12/02/2011

What’s in a Book ? - isbn 978-1-894897-25-9


What’s in a book ? and anyways, why are books so magical ? I've some thoughts on the matter and may at this point share them.

A book is a containment system for knowledge. Whether it be a clay tablet, scroll, codex or electronic application; a book is a compartmental unit of specific information. The information contained may be of any level of importance, everything and anything; understanding modern plumbing, instructions for burning witches, recipes for delicious cakes and pies, poetry, history, nonfiction, and fairy tales. Irregardless of relevance, form or content, engaging with a book is an act of revelation. Open up the covers, and we are in, experiencing the word, entertained, and enlightened.

This wise stuff aside, the book in codex form has another, more inappropriate function. It can be used to conceal an object. This old chestnut... take a big book in hard covers, one seldom opened, commonly the Bible. Open the book and cut holes in the pages , until you have created enough usable space, to hide something important. Place your secret object in the book, close the covers, and place the book on a bookshelf. Excellent! you have successfully hidden the goods in a manner no one will ever suspect.

Now that I've given you the background information, this is what you are looking at. A book, a medal, my latest publication: The Robert Reid Medal, to be precise. The medal was commissioned by the Alcuin Society and named after Robert Reid, a pioneer in Canadian book design. Presented nationally, the Robert Reid Medal celebrates lifetime achievement in book creation. The design was carved by my hand then cast in bronze at the studio of my colleague Jess Sarber. After the medals were cast, each one was hand finished by me. This work was completed in an edition of 25 with 5 artists proofs.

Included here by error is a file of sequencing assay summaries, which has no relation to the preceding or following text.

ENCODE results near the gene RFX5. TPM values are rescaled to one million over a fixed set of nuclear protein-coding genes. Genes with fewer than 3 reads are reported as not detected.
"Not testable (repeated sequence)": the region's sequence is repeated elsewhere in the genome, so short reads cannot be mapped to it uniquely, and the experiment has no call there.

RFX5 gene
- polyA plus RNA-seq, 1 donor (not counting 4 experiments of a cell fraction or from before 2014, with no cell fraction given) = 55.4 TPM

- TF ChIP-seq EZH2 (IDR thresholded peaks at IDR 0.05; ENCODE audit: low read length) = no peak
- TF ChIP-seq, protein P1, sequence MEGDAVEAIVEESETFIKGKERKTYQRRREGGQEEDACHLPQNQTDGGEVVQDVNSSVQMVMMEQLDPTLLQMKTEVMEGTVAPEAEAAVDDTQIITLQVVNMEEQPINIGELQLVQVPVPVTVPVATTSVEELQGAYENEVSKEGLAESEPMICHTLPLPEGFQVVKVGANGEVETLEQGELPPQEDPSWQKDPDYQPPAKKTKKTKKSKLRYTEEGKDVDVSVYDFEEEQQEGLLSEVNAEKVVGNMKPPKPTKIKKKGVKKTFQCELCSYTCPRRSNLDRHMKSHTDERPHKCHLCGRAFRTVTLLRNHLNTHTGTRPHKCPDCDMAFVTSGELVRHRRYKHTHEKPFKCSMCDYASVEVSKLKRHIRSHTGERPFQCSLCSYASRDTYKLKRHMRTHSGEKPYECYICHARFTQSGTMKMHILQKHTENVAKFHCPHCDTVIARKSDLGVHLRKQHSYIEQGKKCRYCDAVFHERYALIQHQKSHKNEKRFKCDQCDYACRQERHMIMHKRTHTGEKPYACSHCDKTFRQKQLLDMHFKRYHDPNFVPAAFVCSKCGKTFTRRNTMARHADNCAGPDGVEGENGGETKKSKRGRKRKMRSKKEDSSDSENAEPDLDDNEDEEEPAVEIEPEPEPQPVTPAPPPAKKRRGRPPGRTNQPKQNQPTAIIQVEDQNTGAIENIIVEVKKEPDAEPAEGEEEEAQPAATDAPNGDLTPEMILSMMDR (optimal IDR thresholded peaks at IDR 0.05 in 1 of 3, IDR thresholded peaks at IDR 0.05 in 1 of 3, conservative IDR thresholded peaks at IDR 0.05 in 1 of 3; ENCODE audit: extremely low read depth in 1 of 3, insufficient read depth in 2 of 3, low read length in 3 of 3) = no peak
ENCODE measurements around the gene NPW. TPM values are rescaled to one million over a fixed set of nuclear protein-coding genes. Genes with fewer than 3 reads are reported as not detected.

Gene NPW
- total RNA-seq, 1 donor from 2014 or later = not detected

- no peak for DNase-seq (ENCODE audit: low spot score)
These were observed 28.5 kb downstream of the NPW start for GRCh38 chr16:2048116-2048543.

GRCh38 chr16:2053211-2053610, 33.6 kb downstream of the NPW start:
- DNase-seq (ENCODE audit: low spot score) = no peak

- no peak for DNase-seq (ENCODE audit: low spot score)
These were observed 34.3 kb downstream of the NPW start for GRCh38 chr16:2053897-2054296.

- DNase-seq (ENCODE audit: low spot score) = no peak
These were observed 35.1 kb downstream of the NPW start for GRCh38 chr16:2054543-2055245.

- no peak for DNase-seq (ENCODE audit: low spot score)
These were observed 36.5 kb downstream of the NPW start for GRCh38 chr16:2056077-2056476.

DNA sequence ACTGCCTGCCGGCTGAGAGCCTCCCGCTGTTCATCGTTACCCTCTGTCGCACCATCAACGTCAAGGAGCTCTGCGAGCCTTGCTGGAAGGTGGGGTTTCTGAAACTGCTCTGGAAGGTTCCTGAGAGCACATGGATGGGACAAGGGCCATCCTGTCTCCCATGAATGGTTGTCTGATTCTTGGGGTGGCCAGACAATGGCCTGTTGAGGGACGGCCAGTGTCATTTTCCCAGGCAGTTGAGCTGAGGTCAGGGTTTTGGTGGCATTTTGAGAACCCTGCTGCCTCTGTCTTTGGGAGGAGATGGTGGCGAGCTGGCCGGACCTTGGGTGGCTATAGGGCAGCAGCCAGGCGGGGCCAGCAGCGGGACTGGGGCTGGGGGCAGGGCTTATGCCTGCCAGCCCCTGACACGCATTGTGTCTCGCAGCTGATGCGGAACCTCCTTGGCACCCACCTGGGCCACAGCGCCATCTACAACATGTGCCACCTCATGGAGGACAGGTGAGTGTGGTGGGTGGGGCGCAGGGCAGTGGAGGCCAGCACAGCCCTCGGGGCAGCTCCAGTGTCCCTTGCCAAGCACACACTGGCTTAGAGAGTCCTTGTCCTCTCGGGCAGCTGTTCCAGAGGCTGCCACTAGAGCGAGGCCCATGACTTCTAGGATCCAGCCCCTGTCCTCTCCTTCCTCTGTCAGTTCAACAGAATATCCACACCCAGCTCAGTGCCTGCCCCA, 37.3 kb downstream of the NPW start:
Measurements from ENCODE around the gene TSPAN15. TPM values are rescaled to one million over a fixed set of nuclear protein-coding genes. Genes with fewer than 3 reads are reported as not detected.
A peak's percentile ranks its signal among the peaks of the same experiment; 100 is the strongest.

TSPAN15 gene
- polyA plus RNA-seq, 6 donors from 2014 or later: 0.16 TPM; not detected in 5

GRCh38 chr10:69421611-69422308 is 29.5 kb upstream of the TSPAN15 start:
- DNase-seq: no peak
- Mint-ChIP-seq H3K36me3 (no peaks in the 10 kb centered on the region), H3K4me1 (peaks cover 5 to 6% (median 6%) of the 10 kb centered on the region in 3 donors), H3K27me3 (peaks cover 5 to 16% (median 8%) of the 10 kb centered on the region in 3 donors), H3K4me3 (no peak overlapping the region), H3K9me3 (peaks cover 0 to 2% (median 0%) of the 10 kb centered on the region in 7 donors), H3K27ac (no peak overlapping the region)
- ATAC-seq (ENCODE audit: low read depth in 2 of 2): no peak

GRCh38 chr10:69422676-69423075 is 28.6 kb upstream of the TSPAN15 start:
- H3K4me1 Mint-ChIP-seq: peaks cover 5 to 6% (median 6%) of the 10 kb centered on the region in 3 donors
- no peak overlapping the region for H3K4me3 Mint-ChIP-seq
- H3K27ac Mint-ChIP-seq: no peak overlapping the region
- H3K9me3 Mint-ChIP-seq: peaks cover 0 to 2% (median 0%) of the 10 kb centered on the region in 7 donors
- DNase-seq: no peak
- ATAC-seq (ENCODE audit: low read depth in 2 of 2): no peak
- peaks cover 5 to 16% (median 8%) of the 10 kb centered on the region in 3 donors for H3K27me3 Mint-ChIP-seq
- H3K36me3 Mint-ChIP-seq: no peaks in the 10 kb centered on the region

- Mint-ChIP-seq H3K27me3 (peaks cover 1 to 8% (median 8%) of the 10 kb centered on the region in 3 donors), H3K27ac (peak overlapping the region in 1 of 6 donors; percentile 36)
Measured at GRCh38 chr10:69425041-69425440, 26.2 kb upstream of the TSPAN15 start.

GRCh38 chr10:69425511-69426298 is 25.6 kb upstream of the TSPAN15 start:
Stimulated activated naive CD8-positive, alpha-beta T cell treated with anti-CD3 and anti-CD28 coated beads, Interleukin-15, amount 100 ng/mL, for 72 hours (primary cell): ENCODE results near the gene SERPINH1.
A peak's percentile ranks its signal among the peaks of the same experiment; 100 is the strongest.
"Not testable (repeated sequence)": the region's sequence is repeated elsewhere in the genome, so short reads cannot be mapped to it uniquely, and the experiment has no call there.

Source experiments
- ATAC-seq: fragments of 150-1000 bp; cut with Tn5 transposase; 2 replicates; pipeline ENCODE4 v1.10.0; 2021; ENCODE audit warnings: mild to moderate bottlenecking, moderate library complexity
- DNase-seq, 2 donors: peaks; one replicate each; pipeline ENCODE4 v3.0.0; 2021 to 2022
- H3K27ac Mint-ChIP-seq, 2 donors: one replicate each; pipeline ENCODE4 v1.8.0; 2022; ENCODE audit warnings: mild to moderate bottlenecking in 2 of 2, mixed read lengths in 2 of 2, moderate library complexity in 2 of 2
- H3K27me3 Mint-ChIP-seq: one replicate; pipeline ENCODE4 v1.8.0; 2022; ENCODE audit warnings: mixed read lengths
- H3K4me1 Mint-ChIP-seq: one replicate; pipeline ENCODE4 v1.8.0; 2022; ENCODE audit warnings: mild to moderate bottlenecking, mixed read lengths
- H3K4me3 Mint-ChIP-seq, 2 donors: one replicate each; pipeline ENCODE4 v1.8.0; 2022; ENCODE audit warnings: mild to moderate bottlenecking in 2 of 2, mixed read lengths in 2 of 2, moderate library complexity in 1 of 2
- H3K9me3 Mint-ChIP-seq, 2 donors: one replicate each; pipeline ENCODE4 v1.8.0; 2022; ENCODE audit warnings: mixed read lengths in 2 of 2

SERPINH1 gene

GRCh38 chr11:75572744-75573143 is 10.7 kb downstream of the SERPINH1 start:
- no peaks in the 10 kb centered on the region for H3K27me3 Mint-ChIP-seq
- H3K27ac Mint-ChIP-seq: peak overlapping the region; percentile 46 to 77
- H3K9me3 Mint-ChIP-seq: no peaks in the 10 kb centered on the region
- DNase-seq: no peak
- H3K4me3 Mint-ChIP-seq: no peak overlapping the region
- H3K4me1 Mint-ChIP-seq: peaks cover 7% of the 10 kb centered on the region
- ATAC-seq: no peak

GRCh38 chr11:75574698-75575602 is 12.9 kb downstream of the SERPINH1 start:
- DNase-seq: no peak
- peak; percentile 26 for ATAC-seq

Regarding the revelatory and concealing power of books, it seemed most fitting, to encase each medal in this manner. Within this context the medal becomes a dimensional illustration, and since I've taken to publication as an act of contemporary art, it would be reasonable to assign an ISBN to this project. The book itself consists of an essay written by Yosef Wosk, regarding the value of a life spent in creation. The typography was designed electronically, burned into polymer plates, then printed and bound at Black Stone Press. A purpose built and published work to simultaneously protect and reveal a lifetime of excellence.

photo credit: Peter Lattimer

robertchaplin (at) lightspeed (dot) ca
Copy Cats are Dirty Rats






11 comments:

Anonymous said...

All is forgiven!
The wait has been worth
our pain as we suffered
through your blogging dearth.

Your namesake creation
with ISBN
confirms your great talent.
There's rejoicing again!! :)

Robert Chaplin rca said...

you like my book :)
thanks for the look!

Heather said...

Wow, Rob, Beautiful!

You'll be so proud of me as I am currently in the process of getting something printed (& perhaps I shall even assign it an isbn)!!

Miss your class!

Robert Chaplin rca said...

if you are going to the expense of printing. You had better get an isbn, and file with the legal deposit of the national library. it is your social responsibility and your legal obligation as a publisher :)

Anonymous said...

I just found out come July you'll be inhabiting Parking Spot!!!
That's sweet!
What a treat!
Might come seeit :)
If there's time
We can rhyme...

Robert Chaplin rca said...

we can rhyme anytime
it isn't a crime

Anonymous said...

That's true.
How'd you
get so smart?

Word verification: driziness = what a Vancouverite feels after a solid week of rain.

Robert Chaplin rca said...

driziness,

it's a beautiful word did you coin it yourself ?

Anonymous said...

It inspires, doesn't it? Glad you think so. Sadly, no credit to me beyond the invented definition - thank the automated word verification for coming up with such succulence. (But, should you ever use it in your writings, I'll caress the sweet secrecy of knowing it was born here.)

Robert Chaplin rca said...

I might try spelling it with two z's in order to keep the first i short.
drizziness.

Anonymous said...

Absolutely. Rolls off the tongue and eyes easier that way...